Just for fun, I went into the Citibank branch closest to my office. I asked the teller “Can I open a Health Savings Account, or an HSA, with Citibank?” The look on her face, and the teller next to her, was priceless. It was an American Express moment.
While one teller could not move past the permanently perplexed look (she was a deer in headlights), at least the other one, Vicki, realized she knew how to figure out the answer. She went to her computer console and did a search. Lots of scrolling later, she found…CitiBank Health Savings Account!! They do offer one. Now only if their employees knew this. She read the description out loud to me, and herself. It was the first time she ever heard of it.
As an aside, we then talked about her insurance coverage as a CitiBank employee. She has a PPO. She pays $80 per month. She believes this is the total cost of her insurance, that CitiBank does not make any contribution. Maybe I’m wrong, but I’m assuming her total insurance coverage is not $960 per year.
My message to banks and insurance companies. You really stink at explaining HSAs to people. Your own employees don’t even know what they are. Don’t get me started on…too late, you just did…
I’m going to link today’s bank experience to yesterday’s experience with our broker and prospective HSA provider, Empire Blue Cross Blue Shields. First of all, our broker had never sold an HSA before. And he wasn’t very happy we even wanted to go that route. After many Indian sunburns, we finally got him to submit a few plans for our review. None were all that good. A conversation with Roy Ramthun, President Bushes former health policy advisor, helped me understand why. New York is not a very HSA friendly state. And insurance companies don’t have a lot of incentive to provide competitive plans. And brokers don’t have incentive to sell a plan that offers them less commission.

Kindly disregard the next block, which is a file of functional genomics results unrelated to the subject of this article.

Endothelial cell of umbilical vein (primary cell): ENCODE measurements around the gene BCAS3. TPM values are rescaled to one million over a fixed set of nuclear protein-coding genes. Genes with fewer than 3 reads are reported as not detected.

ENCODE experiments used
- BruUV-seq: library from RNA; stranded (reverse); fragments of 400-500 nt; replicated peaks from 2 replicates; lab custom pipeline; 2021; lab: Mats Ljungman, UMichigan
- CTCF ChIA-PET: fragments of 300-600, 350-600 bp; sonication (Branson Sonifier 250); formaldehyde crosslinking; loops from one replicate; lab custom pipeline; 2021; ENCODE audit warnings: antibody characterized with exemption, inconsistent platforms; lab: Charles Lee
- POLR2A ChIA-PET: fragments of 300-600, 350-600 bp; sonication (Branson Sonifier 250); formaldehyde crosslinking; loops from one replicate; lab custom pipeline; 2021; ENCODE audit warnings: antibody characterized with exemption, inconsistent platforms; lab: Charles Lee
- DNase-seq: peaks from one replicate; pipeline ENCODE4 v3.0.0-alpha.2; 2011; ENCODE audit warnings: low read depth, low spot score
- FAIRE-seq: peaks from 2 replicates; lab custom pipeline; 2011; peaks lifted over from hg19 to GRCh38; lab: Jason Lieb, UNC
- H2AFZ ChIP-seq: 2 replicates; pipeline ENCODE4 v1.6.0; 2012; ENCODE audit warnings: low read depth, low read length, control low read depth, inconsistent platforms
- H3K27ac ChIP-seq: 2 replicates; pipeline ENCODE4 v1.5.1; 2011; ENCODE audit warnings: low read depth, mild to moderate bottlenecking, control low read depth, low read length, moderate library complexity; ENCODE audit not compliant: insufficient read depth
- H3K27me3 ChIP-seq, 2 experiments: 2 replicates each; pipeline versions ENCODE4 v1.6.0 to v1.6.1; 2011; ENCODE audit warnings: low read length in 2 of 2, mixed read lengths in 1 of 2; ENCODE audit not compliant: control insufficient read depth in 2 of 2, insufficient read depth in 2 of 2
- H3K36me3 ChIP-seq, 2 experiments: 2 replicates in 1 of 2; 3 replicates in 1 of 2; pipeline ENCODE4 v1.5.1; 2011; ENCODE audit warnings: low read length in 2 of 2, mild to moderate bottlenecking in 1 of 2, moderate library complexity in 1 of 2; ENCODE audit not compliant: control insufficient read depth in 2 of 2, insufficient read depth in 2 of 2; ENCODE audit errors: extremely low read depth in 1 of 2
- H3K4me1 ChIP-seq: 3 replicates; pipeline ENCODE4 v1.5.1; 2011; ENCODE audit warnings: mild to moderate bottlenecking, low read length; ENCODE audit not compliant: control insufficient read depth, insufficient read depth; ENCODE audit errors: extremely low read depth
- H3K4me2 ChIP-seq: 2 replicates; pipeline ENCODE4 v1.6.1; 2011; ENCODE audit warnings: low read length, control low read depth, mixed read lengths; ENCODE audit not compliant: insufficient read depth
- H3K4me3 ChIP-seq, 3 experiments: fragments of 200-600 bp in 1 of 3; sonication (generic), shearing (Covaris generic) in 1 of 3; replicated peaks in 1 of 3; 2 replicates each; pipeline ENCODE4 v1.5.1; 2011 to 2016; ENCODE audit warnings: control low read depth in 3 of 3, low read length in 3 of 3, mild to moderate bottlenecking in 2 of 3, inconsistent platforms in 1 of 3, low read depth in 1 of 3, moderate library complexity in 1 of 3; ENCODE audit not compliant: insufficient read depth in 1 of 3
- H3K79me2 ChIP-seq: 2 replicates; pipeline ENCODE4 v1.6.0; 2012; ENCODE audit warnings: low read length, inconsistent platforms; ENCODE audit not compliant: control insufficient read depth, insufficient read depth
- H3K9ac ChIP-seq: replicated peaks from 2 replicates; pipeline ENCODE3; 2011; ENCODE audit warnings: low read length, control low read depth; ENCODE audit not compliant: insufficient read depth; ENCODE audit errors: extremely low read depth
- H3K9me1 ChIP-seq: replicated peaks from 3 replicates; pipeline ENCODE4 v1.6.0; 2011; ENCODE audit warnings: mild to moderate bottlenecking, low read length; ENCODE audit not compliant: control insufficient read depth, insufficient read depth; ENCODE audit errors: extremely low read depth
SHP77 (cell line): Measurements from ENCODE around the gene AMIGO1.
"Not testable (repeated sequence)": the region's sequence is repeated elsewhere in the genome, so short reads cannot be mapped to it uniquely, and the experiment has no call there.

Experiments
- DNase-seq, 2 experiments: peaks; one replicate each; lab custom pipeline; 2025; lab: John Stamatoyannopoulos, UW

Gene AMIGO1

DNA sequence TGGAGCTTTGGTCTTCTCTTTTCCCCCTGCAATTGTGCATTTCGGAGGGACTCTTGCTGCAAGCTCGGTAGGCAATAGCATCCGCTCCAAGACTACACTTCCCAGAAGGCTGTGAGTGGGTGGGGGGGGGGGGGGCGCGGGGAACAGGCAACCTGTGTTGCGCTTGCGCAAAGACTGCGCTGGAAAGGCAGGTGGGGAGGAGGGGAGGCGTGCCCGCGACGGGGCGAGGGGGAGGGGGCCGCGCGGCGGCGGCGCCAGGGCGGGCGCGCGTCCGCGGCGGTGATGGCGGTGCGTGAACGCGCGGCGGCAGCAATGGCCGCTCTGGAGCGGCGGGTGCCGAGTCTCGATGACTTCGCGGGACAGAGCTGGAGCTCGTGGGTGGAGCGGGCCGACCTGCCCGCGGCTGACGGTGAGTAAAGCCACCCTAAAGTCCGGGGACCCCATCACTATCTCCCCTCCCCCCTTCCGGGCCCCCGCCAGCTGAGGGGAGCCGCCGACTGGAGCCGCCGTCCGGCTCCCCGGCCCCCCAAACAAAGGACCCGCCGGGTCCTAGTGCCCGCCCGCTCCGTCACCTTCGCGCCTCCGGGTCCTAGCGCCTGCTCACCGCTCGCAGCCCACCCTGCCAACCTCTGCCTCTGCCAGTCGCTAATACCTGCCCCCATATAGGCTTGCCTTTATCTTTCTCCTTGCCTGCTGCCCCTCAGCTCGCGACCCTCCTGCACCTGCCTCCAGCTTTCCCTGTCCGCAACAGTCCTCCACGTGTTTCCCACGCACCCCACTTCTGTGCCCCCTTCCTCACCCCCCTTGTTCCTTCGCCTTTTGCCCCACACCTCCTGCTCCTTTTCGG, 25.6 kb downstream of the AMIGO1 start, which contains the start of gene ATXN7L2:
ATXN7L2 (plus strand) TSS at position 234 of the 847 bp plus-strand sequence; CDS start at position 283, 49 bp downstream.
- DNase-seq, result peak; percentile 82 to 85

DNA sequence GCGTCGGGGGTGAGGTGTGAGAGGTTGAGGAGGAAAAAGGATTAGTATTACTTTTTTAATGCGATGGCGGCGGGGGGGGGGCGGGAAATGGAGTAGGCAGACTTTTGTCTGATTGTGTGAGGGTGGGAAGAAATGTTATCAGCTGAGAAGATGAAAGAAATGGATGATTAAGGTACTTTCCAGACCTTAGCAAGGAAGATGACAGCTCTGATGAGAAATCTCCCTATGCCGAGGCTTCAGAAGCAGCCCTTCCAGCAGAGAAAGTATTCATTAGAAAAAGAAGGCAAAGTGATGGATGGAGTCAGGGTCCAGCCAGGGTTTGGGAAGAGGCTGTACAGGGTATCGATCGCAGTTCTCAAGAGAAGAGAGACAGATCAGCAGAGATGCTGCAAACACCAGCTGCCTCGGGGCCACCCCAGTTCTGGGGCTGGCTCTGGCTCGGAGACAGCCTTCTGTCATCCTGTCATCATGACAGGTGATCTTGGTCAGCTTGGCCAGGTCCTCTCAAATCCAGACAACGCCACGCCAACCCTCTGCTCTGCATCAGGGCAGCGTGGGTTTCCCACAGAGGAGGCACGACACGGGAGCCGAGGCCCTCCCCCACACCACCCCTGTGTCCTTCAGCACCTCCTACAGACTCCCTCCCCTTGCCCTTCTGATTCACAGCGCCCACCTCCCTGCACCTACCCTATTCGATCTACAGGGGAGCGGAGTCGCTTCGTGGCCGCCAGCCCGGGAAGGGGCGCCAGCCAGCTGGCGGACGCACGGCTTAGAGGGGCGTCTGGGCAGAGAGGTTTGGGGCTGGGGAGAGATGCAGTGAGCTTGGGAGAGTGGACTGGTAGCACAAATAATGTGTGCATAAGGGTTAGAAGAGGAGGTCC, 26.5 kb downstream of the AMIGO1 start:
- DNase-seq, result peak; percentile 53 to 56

As any good intentioned company would do, we asked our broker if he could come in and explain HSAs to employees. We had decided that we would offer people a choice – our regular old Aetna plan, which, surprise surprise, had gone up 30% in price since last year (while every other product and service in the economy except for gas FELL IN PRICE) or an Empire HSA.
Since he never sold an HSA before, he tried to get the Empire point person to come in with him. She was generally hard to get a hold of. But finally, a meeting was set. “We can come in tomorrow”, they said. So much for advanced warning, but we take what we can get.
So when they showed up, she brought someone with her who was more knowledgeable about HSAs than she was…cause she didn’t know squat. I probably know more about HSAs than her.
Generally, the meeting was helpful. But it was more guided by our knowledgeable questions than their ability to put on a great presentation. What I mean is that if we had not asked the questions we asked, I don’t believe they would have done a great job conveying the information that I believe any company, and its employees (the entire staff attended the session), would need answered to make informed decisions about whether an HSA is right for the company, or the individual employee.
What is your company experience? Do you have the support you need to educate employees about HSAs or other options? Are your brokers and agents well informed? If you are a broker, have employers been asking about HSAs?